17% of Office Occupiers Hunting

A recent report from the real estate division of UK national law firm Irwin Mitchell surveyed tenants attitudes to the properties they occupy, what their plans are for the future and relationships between landlord and tenants relationships.

The firm spoke to senior decision makers at over 250 companies, who together employ a total of 111,680 staff. The companies range from smaller companies employing less than 200 people to the largest who employ over 6,100 staff. 

Irwin Mitchell asked businesses whether they were planning to change their business premises requirements in the next 12 months. Whilst over 80% of businesses said they intend to stay in the same premises in the next 12 months, 16.8% plan to relocate or take on more space and only 2.4% said they planned to reduce space. The availability of finance did not seem to be a factor in influencing this decision with 88% of respondents saying it did not impact on their planning and only 12% saying that it did.

These figures overlap with Metropolis research, which finds that over 1,000 UK companies currently have requirements to relocate in the next two years or are approaching a lease expiry, which as a proportion of all office space transacted and recorded by Metropolis in the last ten years, represents some 20% of the market.

The UK survey asked what the most important factor was in their premises decision-making. In total 69% of the businesses placed  location first. The second most important factor was cost, followed by workforce accessibility and transport links. Of all the factors, energy efficiency was the least important, with no businesses classing it as a top priority.

The responses chime with a snapshot survey of 100 London occupiers, carried out last quarter by Irwin Mitchell, which also showed that location (34%), and then cost (24%) were the most important factors in making property decisions. In London, the quality of the building was ranked third (14%), perhaps illustrating a need to attract employees by taking good quality space.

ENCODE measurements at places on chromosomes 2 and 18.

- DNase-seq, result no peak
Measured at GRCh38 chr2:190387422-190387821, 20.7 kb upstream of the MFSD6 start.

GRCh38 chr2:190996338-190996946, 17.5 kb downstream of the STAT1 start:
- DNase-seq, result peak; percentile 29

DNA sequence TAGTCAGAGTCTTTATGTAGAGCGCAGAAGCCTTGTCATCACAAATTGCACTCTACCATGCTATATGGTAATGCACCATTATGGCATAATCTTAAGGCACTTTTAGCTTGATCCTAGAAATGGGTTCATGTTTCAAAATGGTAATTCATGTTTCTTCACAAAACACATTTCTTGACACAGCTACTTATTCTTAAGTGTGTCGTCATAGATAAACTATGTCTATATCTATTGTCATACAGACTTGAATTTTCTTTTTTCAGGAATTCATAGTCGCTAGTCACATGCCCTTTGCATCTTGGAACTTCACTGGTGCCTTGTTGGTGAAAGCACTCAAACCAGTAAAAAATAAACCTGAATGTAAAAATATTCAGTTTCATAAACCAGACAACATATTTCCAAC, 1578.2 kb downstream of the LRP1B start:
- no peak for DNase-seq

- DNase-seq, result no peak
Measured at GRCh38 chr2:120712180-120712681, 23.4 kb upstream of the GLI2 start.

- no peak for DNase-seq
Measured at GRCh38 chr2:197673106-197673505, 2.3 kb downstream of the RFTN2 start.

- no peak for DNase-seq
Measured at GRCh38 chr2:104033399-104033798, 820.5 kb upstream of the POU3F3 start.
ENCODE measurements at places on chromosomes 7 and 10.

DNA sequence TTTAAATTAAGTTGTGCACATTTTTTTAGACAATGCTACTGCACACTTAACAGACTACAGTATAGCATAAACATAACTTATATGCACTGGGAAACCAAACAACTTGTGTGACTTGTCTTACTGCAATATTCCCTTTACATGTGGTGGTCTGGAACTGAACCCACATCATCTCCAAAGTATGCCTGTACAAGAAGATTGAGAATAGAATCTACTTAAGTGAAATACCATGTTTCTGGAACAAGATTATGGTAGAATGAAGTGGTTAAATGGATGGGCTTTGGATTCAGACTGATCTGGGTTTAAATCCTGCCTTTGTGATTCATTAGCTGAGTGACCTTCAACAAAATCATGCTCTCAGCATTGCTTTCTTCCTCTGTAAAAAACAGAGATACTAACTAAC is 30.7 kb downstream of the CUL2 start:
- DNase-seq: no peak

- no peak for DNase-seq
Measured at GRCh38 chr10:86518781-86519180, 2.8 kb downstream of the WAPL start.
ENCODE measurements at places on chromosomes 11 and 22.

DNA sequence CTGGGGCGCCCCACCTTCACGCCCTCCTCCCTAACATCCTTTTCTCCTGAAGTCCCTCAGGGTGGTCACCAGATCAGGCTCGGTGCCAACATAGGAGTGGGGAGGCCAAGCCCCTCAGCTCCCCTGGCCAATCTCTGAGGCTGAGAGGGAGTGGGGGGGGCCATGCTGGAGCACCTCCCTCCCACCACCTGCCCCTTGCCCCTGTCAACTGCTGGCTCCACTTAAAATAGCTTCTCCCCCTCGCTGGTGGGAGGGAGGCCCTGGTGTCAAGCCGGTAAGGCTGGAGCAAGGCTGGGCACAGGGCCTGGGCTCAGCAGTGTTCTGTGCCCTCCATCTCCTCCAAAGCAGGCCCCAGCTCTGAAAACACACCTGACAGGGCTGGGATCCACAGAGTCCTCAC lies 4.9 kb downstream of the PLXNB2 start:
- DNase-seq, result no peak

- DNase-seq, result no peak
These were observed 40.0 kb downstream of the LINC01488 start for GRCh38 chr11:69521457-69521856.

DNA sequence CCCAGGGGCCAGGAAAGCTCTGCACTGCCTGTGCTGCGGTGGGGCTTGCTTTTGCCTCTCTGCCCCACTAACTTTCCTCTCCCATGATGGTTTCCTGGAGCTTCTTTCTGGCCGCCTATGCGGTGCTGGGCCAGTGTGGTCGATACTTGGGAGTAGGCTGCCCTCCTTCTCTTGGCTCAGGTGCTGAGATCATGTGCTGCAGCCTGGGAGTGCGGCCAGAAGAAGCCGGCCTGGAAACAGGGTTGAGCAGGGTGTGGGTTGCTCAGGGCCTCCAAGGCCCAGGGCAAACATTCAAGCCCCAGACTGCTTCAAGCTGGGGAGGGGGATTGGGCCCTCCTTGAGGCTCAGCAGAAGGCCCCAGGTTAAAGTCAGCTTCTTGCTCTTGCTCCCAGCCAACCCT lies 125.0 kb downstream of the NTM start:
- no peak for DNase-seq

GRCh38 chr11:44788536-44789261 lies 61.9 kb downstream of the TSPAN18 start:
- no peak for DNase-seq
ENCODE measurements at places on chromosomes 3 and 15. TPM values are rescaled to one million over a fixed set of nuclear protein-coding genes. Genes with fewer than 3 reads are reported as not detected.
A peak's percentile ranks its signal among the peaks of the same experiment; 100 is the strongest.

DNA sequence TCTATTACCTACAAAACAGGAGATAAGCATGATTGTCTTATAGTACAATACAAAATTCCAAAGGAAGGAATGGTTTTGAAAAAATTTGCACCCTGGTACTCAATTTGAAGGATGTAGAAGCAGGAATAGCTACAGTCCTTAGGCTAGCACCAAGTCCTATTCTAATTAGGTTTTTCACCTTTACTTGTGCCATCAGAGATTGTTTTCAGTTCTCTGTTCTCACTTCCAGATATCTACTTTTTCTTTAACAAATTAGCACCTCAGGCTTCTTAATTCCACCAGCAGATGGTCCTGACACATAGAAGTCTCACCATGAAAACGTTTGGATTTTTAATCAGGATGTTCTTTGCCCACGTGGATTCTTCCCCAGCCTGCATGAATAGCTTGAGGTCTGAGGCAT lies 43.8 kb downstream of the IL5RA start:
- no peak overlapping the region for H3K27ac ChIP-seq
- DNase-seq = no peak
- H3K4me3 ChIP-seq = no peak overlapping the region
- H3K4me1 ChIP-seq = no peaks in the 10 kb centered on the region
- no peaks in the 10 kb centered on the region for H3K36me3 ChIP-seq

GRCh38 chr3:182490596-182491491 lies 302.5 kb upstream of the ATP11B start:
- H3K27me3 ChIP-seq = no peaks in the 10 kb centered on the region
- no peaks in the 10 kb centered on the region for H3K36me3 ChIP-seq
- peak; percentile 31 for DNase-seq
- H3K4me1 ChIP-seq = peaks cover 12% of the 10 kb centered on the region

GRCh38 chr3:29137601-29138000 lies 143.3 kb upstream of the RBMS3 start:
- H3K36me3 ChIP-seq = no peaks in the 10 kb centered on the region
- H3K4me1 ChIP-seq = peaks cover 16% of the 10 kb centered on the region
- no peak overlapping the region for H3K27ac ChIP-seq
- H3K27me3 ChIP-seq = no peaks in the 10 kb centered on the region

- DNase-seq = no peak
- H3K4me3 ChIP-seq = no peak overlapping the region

The survey also asked about increased online working practices, and 43% consider that this will result in businesses
requiring less office space in the future, balanced by 40% thinking requirements will stay the same. Only 16% of businesses thought online working would mean they would need more office space. However, only a very small percentage said they personally plan to reduce their premises requirements in the next 12 months due to online working, indicating that a reduction in office space requirements due to online working may be a longer term trend.

Metropolis research has found that landlords have adapted to the recession, downsizing and companies needing less space by offering shorter leases (averaging not much more than 6 years) and falling rents in real terms. Although there are signs of lease lengths and rents starting to rise in London as office availability shrinks.

It appears that business occupiers attitudes to property are becoming increasingly confident in the context of an economic upturn.  Landlords are more flexible and accommodating than in the past. In recent years landlords have had to improve their offer to attract the best tenants in difficult markets.

With 17% of businesses saying they plan to expand or relocate, but the majority wishing to stay in-situ this situation will be particularly critical in London, as the balance of power swings back towards landlords due to declining office supply.

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